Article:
- 1. Long Covid is the hidden health crisis of the pandemic – so why isn’t more being done to address it?
- 2. If Brexit is ‘done’, then where's the dividend?
- 3. Impeachment only feeds divisions, elevates Trump in his supporters’ eyes
- 4. Lockdown sceptics have one last chance to lead the Covid debate
- 5. Fun-suckers put Sex and the City in their sights
1. Long Covid is the hidden health crisis of the pandemic – so why isn’t more being done to address it?
Layla Moran MP in The Independent
on long term health impacts
“Long Covid is the hidden crisis within this growing coronavirus pandemic. Its impact on so many aspects of people’s lives, and our society, will be significant. In fact, it is estimated that around 300,000 in the UK alone have it. Many feel that unless they end up in hospital then their case of coronavirus is ‘mild’. There is nothing mild about long Covid. Take Jane [not her real name]. She emailed me to say she’s 32, and was previously healthy and fit. Not your stereotypical person ‘at risk’ from coronavirus. Long Covid has affected her since April. She now has neurocognitive and mobility problems, and has crushing fatigue. Her partner, she told me, ‘has essentially become a full-time carer.’ She’s not unique, she’s not an outlier. Lots of people like Jane have emailed me.”
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2. If Brexit is ‘done’, then where's the dividend?
Martin Kettle in The Guardian
on an unfinished process
“The Conservatives and Labour each have a shared interest in treating Brexit as done. Johnson wants to tout it as his passport to history, especially amid his Covid failures. Keir Starmer can see no route to a Labour majority (or party unity) from reopening the European issue. This week he tried to close the file on freedom of movement as part of that. This may be understandable from the point of view of electoral self-interest – but that does not mean the party interest is the same as the public interest. Material issues over commerce, trade and jobs thrown up by Brexit cannot be ignored just because to talk of why they are occurring may reopen the deep and disturbing divisions of the past decade.”
3. Impeachment only feeds divisions, elevates Trump in his supporters’ eyes
Josh Hammer in the New York Post
on the Trumpian tinderbox
“They feel besieged by every institution, especially after Big Tech’s monopolistic post-siege crackdown. Trump voters already think that Democrats and their corporate allies seek to delegitimize them out of public life. Add the (second) impeachment and Senate conviction of a president whom millions of Americans continue to support, and the social divide may just become unbridgeable. There was no reason to take this tinderbox and light the whole thing aflame — which is precisely how most Trump voters would interpret their man being impeached a second time, this time as his presidency is winding down.”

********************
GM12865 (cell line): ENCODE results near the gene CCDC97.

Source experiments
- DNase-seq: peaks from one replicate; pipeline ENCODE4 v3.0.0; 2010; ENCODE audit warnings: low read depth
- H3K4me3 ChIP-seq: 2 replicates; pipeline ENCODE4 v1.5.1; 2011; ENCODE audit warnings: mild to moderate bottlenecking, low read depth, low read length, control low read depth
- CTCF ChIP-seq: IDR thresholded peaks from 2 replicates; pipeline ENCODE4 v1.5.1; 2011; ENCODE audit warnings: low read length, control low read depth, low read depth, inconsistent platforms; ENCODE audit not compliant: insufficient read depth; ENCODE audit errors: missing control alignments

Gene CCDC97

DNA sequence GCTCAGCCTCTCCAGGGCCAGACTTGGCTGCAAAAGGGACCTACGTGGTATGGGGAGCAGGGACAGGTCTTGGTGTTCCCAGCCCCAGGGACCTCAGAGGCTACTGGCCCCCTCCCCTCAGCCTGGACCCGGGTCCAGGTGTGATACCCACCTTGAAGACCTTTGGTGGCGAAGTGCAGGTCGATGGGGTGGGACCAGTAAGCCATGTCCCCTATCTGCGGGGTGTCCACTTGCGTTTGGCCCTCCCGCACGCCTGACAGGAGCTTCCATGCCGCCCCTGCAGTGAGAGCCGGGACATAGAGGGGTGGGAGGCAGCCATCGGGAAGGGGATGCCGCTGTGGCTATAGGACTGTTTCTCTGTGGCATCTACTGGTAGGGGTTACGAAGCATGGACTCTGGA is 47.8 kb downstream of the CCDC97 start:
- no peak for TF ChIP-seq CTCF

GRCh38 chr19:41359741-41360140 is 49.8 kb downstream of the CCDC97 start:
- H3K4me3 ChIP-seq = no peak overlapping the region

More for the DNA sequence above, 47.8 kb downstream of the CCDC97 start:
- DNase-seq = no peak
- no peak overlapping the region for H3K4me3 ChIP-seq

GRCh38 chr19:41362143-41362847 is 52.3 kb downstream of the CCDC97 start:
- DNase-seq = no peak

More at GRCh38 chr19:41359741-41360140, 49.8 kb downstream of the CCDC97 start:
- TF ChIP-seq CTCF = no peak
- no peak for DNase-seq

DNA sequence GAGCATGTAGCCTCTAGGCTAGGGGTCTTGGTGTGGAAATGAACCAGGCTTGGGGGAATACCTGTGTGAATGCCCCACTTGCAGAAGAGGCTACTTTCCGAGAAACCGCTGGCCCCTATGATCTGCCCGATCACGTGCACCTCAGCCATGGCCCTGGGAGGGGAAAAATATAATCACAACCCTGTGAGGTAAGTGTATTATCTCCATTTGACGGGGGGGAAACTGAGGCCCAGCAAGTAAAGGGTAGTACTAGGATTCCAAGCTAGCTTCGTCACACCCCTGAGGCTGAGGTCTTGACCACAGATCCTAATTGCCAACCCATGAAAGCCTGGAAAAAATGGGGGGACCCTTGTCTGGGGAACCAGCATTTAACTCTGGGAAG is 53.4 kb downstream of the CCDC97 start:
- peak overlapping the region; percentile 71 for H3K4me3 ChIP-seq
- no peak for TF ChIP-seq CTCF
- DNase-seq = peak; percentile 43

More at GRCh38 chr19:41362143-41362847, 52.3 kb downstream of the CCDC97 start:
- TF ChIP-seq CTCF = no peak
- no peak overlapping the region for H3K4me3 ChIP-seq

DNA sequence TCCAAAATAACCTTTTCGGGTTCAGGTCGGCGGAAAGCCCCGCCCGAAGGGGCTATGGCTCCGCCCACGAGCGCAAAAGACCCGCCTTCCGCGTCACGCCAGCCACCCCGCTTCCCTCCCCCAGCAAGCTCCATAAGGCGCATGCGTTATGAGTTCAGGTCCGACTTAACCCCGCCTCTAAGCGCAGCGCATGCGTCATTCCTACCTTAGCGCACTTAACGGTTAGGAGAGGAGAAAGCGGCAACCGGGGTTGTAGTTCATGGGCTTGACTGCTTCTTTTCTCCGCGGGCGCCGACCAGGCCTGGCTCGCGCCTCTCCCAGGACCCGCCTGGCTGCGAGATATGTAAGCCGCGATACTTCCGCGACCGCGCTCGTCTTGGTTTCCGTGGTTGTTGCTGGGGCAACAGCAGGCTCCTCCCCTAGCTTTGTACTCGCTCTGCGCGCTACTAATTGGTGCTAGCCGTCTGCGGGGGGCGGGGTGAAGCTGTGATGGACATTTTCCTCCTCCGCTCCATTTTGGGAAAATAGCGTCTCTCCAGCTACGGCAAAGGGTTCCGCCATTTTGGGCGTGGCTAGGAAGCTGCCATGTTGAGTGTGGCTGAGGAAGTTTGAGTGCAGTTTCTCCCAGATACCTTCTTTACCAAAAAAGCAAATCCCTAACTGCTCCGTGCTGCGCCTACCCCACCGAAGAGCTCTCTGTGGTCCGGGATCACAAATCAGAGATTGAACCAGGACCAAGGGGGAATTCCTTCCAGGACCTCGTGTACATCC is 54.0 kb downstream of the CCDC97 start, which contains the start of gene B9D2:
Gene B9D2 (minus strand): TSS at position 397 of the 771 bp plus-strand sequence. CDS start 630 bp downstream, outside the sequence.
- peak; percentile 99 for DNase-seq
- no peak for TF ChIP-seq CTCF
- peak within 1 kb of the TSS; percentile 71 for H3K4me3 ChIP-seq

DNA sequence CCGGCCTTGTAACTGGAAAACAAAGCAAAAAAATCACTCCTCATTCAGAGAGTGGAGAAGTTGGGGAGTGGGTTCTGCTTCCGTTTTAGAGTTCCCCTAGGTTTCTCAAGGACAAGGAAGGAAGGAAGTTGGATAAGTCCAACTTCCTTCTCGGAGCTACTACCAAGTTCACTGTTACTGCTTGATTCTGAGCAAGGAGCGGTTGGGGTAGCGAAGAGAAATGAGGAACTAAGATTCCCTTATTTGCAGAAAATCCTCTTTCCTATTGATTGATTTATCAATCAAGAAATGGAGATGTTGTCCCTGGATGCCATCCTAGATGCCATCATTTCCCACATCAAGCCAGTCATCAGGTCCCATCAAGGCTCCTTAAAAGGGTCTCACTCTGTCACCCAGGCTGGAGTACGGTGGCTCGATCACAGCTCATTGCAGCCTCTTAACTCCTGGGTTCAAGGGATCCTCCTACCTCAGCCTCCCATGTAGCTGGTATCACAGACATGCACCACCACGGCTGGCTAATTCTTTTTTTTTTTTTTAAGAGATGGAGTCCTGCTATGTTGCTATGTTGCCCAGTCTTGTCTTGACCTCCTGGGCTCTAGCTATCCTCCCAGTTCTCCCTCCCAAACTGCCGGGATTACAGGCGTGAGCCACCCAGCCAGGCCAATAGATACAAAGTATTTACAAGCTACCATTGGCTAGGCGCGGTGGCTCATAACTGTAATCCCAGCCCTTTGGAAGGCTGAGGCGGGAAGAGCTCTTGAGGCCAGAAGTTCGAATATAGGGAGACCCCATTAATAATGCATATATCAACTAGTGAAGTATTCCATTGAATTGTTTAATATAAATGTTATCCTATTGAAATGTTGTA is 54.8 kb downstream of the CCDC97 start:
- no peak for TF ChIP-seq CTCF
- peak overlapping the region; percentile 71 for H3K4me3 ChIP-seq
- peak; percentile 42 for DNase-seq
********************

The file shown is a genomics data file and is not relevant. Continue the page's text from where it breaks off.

4. Lockdown sceptics have one last chance to lead the Covid debate
Sherelle Jacobs in The Daily Telegraph
on shutdown ‘myths’
“But what the lockdown-sceptics haven’t quite articulated is that, once again, the public has been persuaded into a lockdown based on a delusion. The myth of the first lockdown was that it would only have to last three weeks. The myth of this lockdown is that life can resume in spring. But restrictions are unlikely to be lifted until the summer at the earliest for a simple reason: it is not deaths but media headlines about overwhelmed ICUs that strike fear into the hearts of ministers. A cynic might argue we have just sacrificed half a year of freedom on the NHS altar to save the skin of the Tories.”
5. Fun-suckers put Sex and the City in their sights
Janice Turner in The Times
on a revived classic
“When news broke that [Sex and the City] is to be revived, naturally the usual fun-suckers gathered to kill this one remaining joy. OMG! Women are having orgasms and mindless fun! Boot up the Problematic-o-tron! Woke writers opined that the new SATC must be politically “sound” and adhere to diversity edicts. Would it still be funny? No one cared. SATC was never a feminist road map. It was a consumerist, hedonist fantasy reflecting the prelapsarian Nineties and its creator Darren Star, a gay man. And unlike women, gay men are enviably unapologetic about how they get their kicks.”
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